Bridging the rural literacy gap

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SummaryA recent article by Stanford economist Scott Rozelle revealed that 80% of urban Chinese students have access to the internet, compared with 2% of their rural peers.

India must realise that if it needs to sustain its growth, expand its markets and improve the quality of life of its millions, rural education is where it must start from

Partho Banerjee

A recent article by Stanford economist Scott Rozelle revealed that 80% of urban Chinese students have access to the internet, compared with 2% of their rural peers. The gap, he says, threatens to leave too many children behind and jeopardises China’s economic future. He called this to be the greatest digital divide of any country in the world and also cited the example of how test scores of students learning Mandarin through computer games and software rose sharply by the advent of computers in rural schools. Within 10 weeks, test scores rose on average from the equivalent of a C+ to a B. The results eventually led to a 10-year-plan laid out by the government that calls for every student in China to have access to the internet. Closer home, in Mumbai to be precise, the Brihanmumbai Municipal Corporation found that students in its schools with internet access outperformed those in other BMC schools without internet access. Clearly, technology is not just a differentiator but also an enabler when it comes to driving positive outcomes in areas such as education, health, financial inclusion, governance, etc.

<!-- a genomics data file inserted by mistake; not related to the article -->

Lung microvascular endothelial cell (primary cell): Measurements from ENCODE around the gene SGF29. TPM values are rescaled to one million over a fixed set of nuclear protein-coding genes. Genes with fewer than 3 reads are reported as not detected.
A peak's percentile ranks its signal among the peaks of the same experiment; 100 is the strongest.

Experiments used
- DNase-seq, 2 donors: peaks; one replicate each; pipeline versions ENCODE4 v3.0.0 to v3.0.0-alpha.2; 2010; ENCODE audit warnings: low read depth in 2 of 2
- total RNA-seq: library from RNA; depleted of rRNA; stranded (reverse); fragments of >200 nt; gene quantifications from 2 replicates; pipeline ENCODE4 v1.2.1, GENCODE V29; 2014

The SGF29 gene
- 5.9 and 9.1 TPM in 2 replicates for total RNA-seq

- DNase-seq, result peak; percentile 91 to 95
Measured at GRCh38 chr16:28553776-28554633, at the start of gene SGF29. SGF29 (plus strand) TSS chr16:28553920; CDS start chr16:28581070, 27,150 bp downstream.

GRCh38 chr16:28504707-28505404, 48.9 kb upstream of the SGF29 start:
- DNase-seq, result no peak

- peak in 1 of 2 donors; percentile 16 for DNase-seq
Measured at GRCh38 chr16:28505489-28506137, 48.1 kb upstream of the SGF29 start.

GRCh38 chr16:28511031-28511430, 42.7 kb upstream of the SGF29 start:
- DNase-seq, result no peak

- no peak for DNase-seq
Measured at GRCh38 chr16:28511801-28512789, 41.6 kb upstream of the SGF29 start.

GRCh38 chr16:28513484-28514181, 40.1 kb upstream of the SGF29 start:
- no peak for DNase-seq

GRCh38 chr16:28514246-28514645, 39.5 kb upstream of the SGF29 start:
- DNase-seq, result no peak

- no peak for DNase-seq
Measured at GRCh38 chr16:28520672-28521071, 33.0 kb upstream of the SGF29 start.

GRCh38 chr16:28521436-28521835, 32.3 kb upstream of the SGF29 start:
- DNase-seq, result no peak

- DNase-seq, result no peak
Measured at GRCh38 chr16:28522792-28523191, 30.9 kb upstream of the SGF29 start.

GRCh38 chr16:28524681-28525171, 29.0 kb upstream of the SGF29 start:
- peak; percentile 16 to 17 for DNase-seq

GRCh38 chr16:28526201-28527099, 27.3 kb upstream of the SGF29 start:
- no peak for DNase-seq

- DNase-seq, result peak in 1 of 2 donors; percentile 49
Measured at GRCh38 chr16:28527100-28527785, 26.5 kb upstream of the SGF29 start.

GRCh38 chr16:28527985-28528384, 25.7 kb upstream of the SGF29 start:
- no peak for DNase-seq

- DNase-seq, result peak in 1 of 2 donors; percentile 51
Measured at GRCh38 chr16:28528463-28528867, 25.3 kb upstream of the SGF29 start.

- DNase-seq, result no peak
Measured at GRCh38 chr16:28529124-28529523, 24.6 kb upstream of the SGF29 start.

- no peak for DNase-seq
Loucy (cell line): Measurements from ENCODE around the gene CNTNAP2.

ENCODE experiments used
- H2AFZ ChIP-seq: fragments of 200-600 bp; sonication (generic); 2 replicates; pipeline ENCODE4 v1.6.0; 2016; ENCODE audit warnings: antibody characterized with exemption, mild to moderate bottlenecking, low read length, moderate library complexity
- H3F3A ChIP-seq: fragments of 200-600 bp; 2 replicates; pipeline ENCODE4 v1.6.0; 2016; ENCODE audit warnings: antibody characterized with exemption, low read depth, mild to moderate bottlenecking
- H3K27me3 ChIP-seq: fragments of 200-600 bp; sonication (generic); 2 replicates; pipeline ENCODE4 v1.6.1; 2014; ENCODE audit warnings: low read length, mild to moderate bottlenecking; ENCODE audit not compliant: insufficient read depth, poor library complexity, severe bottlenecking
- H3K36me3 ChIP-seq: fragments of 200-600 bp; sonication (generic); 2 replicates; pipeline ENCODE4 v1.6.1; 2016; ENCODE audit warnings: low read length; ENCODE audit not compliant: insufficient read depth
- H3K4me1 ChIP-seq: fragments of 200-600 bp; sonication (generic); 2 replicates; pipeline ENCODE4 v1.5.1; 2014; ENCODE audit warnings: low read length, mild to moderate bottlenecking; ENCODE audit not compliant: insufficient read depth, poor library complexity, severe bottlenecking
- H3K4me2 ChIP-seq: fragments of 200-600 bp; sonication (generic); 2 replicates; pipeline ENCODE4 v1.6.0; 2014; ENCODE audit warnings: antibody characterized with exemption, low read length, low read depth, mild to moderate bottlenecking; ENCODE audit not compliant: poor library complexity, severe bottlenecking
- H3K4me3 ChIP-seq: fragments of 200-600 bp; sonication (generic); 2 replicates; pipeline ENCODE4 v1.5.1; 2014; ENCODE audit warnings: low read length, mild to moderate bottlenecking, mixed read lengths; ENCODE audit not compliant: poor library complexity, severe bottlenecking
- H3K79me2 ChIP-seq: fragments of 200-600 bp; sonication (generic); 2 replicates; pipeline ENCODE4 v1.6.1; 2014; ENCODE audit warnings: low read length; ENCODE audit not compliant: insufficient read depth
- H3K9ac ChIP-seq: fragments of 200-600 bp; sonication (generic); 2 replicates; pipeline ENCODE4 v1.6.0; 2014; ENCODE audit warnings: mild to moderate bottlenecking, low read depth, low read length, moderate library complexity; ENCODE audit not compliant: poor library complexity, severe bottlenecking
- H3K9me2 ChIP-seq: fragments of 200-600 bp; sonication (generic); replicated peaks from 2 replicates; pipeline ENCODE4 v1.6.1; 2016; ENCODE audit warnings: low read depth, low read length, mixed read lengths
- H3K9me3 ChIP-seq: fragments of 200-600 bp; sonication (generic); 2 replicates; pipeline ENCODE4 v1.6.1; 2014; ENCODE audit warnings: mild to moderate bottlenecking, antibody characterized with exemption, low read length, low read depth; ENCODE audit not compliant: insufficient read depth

Personally, I believe that India’s demographic status as a young nation is a double-edged sword. While corporate India looks at the bottom of the pyramid as a potential market, other segments look at this demographic as a source of permanently cheap labour. In India, almost 72% of the population lives in rural or semi-rural areas. On the map of poverty in India, the poorest areas are in parts of Rajasthan, MP, UP, Bihar, Jharkhand, Orissa, Chhattisgarh and West Bengal. Of these, about 300 million young people are in the age-group of 13-35 and most of them are forced to migrate seasonally or permanently, without the skills and competencies required by the modern economy that India is rapidly becoming. Of these 300 million, approximately 100 million would be children below the age of 18 with little to no access to even rudimentary education. We’re therefore talking about more than 100 million rural kids going through the system without the skills they need.

A World Bank report of public schools in rural India showed that physical infrastructure remains woefully inadequate, with 82% of schools needing repair. Books are

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